“This month marks 500 years since the death of the brilliant scientist and painter Leonardo da Vinci. To celebrate this unrivalled artist, scientist, engineer and genius of the Italian renaissance, we will hold a number of events herein Bangkok this year, including digital exhibitions, seminars and conferences, in collaboration with our partners in Thailand.
It is a very exciting theme. Leonardo is so many things at once: for example, he is among the first who related science and technology. Before him, they were two separate worlds.
“The Italian government also supports archeological excavations in the Lopburi basin that have been ongoing for 30 years. We have had exhibitions featuring the findings of the archeologists, which cover a longstretch of time from the second millennium before Christ through the first millennium after Christ.
“There are many examples of Italians who are making a positive contribution in Thailand.
In sports, one Italian we are very proud of is the trainer of the Thai women’s national water pole team, Daniele Ferri – they always win the ASEAN competition.
“Italian food has long been a favorite for Thai people. Italy’s great chefs are truly ambassadors for the country. Michelin starred chefs often come here to practice their art and host culinary events, and there are some excellent Italian restaurants in Bangkok, Phuket and other cities. In recognition of this,” said Mr Galanti, holding up a book titled: A guidebook to Italian cuisine in Thailand, “the Italian-Thai Chamber of Commerce has published this book. The restaurants named in the book have passed the test on an authentic Italian cuisine, and there is some interesting information on the restaurants as well.”
“I do some yoga exercise first thing every morning for about 30 minutes, which is very important to me. Then I walk on a treadmill for about 12 minutes. This is how I start the day. In my free time I like listening to music and I like reading a lot. You could say I am a ‘book eater’. Many friends suggested I should start playing golf and I can see the value of it and how it might be pleasurable, but I still haven’t decided to undertake that commitment.
“I like travelling and I have already visited several places in Thailand outside of Bangkok with my family. The first place I went to was Ayutthaya, and on the way I visited the beautiful Royal Palace at Bang Pa-In. I have been to Chiang Rai and recently visited Krabi, Phuket and Ko Kut, an island close to Cambodia.
“I speak English, German, French and, of course, Italian. When I was in Syria I tried to learn Arabic, but I have just a small vocabulary. I can read some Arabic. I nurture the ambition to learn some Thai. It is important to know the language if you want to understand the culture because the language reflects the mindset of the people. So I think it is important and I intend to invest some time in doing so. Of course there are different levels of Thai language, including Royal Thai. My ambition for now is just to be able to have a simple conversation.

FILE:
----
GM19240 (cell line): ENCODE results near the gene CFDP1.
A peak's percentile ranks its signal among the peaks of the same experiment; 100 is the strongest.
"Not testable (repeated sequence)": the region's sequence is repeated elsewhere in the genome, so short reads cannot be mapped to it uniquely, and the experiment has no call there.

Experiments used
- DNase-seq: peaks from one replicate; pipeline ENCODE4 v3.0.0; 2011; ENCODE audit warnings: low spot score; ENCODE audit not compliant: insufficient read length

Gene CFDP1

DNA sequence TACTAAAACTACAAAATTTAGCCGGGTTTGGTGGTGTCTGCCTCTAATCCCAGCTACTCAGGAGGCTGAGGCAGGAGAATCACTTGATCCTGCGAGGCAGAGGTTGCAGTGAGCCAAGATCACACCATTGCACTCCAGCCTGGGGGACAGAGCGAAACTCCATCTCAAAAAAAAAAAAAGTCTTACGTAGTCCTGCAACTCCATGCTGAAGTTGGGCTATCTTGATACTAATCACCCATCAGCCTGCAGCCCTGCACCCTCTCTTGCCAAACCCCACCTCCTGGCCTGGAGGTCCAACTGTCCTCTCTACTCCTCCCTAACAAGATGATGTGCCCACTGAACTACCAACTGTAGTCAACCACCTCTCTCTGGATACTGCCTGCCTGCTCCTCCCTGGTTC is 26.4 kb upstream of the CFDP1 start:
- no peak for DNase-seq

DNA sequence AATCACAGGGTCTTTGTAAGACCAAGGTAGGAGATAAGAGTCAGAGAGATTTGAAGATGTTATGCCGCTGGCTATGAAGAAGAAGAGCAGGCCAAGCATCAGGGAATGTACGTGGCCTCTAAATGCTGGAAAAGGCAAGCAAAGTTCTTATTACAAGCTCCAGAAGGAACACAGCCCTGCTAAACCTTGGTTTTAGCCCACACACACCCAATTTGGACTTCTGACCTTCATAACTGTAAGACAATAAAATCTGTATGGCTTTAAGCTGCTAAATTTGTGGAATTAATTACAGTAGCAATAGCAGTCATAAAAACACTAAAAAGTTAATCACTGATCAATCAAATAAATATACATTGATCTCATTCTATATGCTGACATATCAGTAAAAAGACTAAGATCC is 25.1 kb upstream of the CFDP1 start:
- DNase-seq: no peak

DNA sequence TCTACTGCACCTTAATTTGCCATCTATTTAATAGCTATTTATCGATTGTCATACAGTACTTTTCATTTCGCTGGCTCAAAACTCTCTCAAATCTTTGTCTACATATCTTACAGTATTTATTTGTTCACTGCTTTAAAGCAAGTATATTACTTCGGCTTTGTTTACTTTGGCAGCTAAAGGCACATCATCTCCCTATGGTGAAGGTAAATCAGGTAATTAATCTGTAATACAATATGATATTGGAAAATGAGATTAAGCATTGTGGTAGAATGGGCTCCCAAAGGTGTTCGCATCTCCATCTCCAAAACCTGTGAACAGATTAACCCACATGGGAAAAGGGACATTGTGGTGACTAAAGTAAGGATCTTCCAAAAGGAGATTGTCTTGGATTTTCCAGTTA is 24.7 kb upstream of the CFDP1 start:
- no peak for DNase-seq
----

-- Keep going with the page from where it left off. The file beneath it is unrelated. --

“My wife Francesca and I enjoy living in Bangkok. The diplomatic community here is very lively, friendly and welcoming. Everyone has been very friendly to us. There are many events hosted by the diplomatic community in Bangkok and we enjoy going to them. There are also many initiatives involving the Italian community, especially through the Italian-Thai Chamber of Commerce, and I am pleased to attend many of their events.”
• Born in Stuttgart, Germany, in 1968; graduated in political sciences in Florence in 1992.
• Started diplomatic career in 1993 at the Department of Cultural Affairs; complied with national military service in Air Force in 1994; once back at the Ministry of Foreign Affairs in 1995 took up post in the Press and Institutional Communication Service.
• 1997 to 2001, served as First Secretary at the Italian Embassy in Damascus, dealing mainly with commercial, development cooperation and consular sectors.
• 2001, moved to the Embassy in Dakar, with competence for
Senegal, Capo Verde, Gambia, Guinea Bissau, Guinea Conakry,
Mali and Mauritania, acting as Counsellor and Deputy Head of
Mission until 2005.
• Returned to Rome in 2005, assigned to the Directorate General for Human Resources, Budget and Innovation until 2007, when appointed as Head of the Office of the Secretary General.
• 2010, moved to Washington, DC, taking position of First Counsellor responsible for economic, commercial and scientific affairs.
• Returned to the Ministry in 2014, appointed as Head of the Office of the Undersecretary for Foreign Affairs and International Cooperation Senator Benedetto Della Vedova, and in this role frequently visited Asia, particularly Southeast Asia.
• Promoted Minister Plenipotentiary in 2016; in 2018 he was appointed as Ambassador to the Kingdom of Thailand, accredited also in the Kingdom of Cambodia and Lao P.D.R. He is also Italy’s Permanent Observer to UNESCAP.
• Ambassador Galanti is married and has three children. Two daughters live in Italy and one son lives in Bangkok.